We have just caught up with one of the group’s most prolific contributors, Graham Jefcoate, a retired librarian who’s been living in Chiang Mai for some years. Graham writes and lectures on historical matters, mostly to do with old books and Anglo-German cultural relations, but more recently he has become interested in the history of the farang and other foreign communities in Chiang Mai, starting with a colonial architect called Keats.
Graham is a prolific reader and researcher who has been gathering information from publications and archives and now feels that it is necessary to bring together the resources and expertise into one platform. “Chiang Mai Memories has been a great way of meeting people,” he says. “Many of whom know vastly more about Chiang Mai’s history than I do”.
There are problems about sharing of course, copyright on photographs being one. “We must be aware of intellectual property rights,” he says, “and respect them.” Also, there are differences of approach, explained Graham. “Those writing about Lanna tradition, for example, might see things differently from those interested in the role of outsiders in shaping modern Chiang Mai. Historians of the American Presbyterian Mission might emphasise things those interested in the British teak companies do not (and vice versa). That’s why it’s important to bring everyone together.”
“I’m afraid I enjoy challenging preconceptions and entrenched ideas,” he says. “For example, who would have guessed that, much of the time, only one British person born in the British Isles was resident at the British Consulate? The great majority of staff and visitors were Asians: British subjects like Burmese, Shans, Chinese and Indians, and of course Siamese and Lanna people. It’s their stories I’d like to know more about and hope to be able to tell.”
Citylife asked Graham to pick three images which have been posted on Chiang Mai Memories which are of most interest to him. Here are his picks:
A couple of years ago, I took up a challenge by Frans Betgem and started to do some research on an English architect called W. Osborn Keats. Keats came to Chiang Mai in 1915 to supervise the building of the Consul’s House in the British Consulate compound (now in the Anantara Hotel) – but I discovered he also got a commission to build the Thaw Chapel at the Leper Asylum (now the Santitham Church at the McKean Senior Center). The church was built to his designs, 1921-1925 – it’s one of the finest buildings from the early 20th century in the north of Thailand. It’s obviously a good feeling to bring names that have been forgotten back to life. We have this splendid photo thanks to Boonyarid Promsuttipong who posted it on Facebook in January.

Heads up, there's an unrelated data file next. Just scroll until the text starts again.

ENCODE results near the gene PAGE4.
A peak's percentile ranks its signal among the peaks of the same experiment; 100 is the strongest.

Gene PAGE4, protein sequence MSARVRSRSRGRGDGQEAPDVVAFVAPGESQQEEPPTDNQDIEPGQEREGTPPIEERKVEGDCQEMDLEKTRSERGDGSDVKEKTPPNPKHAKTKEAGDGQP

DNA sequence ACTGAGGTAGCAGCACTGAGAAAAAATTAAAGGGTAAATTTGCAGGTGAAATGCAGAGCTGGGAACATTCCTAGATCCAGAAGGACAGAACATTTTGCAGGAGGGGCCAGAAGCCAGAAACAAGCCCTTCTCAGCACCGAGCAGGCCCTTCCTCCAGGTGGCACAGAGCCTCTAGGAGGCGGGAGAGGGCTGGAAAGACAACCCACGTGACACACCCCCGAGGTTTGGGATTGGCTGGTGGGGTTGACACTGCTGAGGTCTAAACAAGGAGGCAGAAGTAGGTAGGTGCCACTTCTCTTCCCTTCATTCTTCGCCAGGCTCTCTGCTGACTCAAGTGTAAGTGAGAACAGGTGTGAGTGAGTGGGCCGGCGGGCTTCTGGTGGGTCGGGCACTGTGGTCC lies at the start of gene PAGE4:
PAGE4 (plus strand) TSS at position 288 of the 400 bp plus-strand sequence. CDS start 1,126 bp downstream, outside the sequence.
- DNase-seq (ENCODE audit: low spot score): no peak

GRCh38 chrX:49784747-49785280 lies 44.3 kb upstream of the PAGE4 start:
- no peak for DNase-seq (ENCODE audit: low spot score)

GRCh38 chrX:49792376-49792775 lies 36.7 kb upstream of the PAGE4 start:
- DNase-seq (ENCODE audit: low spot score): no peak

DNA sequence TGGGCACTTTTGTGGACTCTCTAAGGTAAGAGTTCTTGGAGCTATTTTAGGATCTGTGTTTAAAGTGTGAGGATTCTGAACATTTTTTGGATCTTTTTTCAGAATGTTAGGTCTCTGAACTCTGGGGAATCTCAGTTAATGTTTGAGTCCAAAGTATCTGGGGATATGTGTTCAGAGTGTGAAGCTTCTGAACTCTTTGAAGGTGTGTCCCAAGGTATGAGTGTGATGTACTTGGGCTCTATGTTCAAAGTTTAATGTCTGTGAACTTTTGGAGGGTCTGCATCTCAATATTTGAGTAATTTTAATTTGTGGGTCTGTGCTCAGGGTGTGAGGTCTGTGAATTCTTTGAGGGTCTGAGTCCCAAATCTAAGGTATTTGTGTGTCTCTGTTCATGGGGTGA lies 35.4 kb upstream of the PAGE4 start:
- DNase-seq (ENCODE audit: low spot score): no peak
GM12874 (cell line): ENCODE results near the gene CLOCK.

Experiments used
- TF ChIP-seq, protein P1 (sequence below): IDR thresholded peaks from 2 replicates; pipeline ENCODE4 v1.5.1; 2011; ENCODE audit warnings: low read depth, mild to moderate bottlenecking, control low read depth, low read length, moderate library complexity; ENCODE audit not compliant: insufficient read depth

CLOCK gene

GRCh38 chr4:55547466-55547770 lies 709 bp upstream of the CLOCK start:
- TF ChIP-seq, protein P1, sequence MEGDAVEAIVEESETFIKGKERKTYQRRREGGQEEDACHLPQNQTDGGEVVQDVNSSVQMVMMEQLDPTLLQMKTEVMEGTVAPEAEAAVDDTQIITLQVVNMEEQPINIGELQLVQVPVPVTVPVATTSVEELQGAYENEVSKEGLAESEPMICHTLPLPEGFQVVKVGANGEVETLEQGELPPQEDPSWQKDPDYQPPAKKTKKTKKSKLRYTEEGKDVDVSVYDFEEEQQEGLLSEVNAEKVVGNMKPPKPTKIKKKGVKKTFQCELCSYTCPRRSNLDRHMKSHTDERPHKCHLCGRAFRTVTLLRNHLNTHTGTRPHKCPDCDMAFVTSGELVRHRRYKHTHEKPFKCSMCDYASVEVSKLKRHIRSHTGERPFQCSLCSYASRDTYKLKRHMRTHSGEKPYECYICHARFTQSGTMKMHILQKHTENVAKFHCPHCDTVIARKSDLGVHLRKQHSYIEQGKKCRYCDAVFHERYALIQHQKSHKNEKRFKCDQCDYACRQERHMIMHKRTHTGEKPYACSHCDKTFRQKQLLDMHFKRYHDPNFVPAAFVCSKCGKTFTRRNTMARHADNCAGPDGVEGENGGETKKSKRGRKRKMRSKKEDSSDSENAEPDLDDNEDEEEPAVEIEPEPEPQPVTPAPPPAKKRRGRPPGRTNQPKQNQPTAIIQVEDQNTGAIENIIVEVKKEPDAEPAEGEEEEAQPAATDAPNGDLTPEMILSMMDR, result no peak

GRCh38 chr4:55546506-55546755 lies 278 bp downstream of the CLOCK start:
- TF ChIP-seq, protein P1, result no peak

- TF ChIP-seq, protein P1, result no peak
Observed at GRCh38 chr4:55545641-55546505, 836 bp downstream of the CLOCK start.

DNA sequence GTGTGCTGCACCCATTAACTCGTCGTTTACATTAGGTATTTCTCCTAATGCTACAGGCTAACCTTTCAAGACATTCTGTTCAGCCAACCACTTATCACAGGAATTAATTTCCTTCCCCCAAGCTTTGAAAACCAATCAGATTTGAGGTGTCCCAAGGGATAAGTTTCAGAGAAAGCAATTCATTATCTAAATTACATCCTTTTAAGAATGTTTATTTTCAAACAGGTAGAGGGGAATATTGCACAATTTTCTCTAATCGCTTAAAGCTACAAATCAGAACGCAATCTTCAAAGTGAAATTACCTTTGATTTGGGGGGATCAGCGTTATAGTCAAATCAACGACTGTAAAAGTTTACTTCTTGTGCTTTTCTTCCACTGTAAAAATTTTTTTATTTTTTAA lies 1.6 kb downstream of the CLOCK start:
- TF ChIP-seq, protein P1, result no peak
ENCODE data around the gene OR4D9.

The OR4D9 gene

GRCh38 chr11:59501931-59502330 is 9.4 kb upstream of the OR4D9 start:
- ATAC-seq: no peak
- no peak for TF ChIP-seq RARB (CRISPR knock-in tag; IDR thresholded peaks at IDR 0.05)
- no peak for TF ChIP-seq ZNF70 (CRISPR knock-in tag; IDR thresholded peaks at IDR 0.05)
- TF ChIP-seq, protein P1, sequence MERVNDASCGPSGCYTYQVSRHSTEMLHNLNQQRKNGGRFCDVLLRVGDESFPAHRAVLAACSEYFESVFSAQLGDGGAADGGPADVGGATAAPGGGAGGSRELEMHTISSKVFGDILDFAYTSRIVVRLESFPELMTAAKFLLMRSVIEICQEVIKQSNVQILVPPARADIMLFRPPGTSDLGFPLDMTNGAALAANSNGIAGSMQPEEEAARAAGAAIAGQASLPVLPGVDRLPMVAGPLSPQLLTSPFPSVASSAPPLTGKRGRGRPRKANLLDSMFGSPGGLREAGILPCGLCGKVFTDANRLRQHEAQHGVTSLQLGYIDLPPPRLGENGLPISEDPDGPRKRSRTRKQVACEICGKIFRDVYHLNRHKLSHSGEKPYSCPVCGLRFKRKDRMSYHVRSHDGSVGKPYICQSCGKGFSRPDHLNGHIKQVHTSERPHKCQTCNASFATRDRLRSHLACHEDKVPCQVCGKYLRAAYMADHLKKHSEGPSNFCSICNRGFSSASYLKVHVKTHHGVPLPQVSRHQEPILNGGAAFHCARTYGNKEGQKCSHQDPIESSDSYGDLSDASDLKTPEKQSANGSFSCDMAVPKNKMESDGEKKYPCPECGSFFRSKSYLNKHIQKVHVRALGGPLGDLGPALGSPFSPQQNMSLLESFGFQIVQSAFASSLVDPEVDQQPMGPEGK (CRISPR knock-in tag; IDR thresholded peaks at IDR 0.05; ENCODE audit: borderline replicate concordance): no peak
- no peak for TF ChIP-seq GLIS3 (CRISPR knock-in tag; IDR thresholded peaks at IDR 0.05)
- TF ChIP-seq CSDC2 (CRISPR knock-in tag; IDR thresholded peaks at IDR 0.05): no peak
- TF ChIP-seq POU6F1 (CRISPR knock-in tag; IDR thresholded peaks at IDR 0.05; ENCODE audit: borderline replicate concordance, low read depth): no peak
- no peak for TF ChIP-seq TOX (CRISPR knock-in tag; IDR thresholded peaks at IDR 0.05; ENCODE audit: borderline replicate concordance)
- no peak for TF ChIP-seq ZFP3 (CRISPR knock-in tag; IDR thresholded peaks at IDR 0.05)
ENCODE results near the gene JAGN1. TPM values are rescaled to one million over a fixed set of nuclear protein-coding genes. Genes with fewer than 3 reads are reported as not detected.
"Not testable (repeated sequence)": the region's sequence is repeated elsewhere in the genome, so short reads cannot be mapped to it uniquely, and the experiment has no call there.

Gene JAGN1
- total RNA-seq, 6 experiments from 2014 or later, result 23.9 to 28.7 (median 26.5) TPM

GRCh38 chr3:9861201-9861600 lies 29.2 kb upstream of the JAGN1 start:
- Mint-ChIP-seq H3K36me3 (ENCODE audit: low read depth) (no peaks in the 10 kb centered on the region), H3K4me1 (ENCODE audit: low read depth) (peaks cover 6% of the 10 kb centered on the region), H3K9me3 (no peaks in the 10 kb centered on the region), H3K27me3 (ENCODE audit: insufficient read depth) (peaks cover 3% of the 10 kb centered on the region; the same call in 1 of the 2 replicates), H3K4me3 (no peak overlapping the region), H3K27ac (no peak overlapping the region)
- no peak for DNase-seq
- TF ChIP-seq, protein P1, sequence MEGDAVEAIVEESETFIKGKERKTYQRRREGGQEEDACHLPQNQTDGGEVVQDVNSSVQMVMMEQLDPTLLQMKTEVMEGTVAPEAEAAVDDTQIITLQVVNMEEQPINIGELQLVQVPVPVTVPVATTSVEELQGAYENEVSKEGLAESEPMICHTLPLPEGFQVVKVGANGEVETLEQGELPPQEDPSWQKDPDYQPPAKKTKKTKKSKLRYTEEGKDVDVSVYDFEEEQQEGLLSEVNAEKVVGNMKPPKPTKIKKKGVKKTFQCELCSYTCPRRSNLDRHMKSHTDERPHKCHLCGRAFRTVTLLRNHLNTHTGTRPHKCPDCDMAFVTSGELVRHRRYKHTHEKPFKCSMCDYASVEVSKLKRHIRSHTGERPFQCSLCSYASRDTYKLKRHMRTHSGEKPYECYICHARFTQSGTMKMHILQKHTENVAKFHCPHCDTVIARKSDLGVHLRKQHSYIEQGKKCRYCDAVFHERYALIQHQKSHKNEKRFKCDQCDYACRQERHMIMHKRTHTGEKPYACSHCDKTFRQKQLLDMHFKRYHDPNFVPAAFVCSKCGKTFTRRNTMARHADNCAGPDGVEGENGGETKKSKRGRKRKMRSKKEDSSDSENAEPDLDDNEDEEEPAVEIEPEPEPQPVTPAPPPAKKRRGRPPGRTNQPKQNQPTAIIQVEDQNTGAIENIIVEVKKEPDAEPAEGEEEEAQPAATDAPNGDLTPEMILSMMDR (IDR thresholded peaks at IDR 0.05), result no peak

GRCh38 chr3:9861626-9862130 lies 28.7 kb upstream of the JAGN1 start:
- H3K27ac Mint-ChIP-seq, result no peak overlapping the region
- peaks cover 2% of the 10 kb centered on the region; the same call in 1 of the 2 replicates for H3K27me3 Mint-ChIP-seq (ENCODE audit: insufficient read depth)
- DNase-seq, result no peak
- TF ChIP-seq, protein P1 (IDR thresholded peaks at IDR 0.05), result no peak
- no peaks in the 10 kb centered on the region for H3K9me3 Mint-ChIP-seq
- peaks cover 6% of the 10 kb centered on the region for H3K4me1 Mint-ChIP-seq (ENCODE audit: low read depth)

I’m now researching the history of the Anglo-American community in Chiang Mai around 1910-1930 more widely. To do that, I’ve been reading my way through copies of the Bangkok Times (and much else besides) for references to Chiang Mai and its people. It’s going to take a few more months yet, working through the daily issues! Newspapers contain a wealth of information not easily found elsewhere. Cecil Watson was the British Legal Adviser at the International Court in Chiang Mai, and lived here with his family from 1918 to 1923. The Times interviewed him on his retirement after 20 years of service, and here’s what he had to say about keeping fit in the tropical climate.
Much had disappeared, but there’s a considerable amount of built heritage from the era I’m researching – Mission buildings, hospitals, schools, shops, houses, clubs and so on. They often get forgotten among the spectacular temples and natural splendours of Chiang Mai. This building used to house the Nawarath Club which was established by the Chao Luang for the use of Siamese officials. It became a centre for social gatherings, for example, the American Presbyterian Mission’s New Year celebrations, and cultural performances. What more can we find out about it?